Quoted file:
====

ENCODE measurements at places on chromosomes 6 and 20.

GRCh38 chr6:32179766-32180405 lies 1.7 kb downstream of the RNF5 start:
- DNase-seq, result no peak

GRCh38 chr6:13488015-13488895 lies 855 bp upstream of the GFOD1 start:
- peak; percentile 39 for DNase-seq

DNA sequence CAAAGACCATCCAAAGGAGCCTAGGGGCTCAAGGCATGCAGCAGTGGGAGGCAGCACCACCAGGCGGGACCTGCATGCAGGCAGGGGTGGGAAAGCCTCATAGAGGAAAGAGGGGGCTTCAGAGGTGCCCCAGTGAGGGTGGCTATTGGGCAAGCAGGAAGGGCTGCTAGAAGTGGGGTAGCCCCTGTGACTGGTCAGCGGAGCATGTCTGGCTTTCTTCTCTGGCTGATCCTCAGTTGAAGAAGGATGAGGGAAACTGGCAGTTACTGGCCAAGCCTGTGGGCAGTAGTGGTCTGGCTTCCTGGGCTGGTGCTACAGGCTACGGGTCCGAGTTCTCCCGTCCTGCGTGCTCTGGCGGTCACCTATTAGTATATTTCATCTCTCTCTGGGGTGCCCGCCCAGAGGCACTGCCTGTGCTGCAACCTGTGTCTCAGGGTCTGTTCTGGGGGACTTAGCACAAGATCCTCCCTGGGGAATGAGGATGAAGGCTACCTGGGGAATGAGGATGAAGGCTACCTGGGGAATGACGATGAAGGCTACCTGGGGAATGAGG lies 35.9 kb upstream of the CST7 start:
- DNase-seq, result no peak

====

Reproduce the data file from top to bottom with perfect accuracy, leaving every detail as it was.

ENCODE measurements at places on chromosomes 6 and 20.

GRCh38 chr6:32179766-32180405 lies 1.7 kb downstream of the RNF5 start:
- DNase-seq, result no peak

GRCh38 chr6:13488015-13488895 lies 855 bp upstream of the GFOD1 start:
- peak; percentile 39 for DNase-seq

DNA sequence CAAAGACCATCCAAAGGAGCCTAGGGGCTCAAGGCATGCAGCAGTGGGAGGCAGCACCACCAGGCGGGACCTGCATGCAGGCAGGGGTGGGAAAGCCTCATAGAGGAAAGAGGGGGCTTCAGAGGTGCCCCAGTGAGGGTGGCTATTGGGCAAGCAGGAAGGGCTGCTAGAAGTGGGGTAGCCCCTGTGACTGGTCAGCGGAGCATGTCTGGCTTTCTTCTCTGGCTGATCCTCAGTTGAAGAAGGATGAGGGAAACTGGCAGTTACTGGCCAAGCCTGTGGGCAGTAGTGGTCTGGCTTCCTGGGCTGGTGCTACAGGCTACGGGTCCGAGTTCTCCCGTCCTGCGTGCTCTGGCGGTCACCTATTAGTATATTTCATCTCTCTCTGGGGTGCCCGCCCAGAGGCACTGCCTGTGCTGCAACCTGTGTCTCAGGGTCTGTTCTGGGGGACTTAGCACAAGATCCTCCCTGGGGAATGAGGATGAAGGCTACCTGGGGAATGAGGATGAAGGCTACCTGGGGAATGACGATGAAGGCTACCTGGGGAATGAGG lies 35.9 kb upstream of the CST7 start:
- DNase-seq, result no peak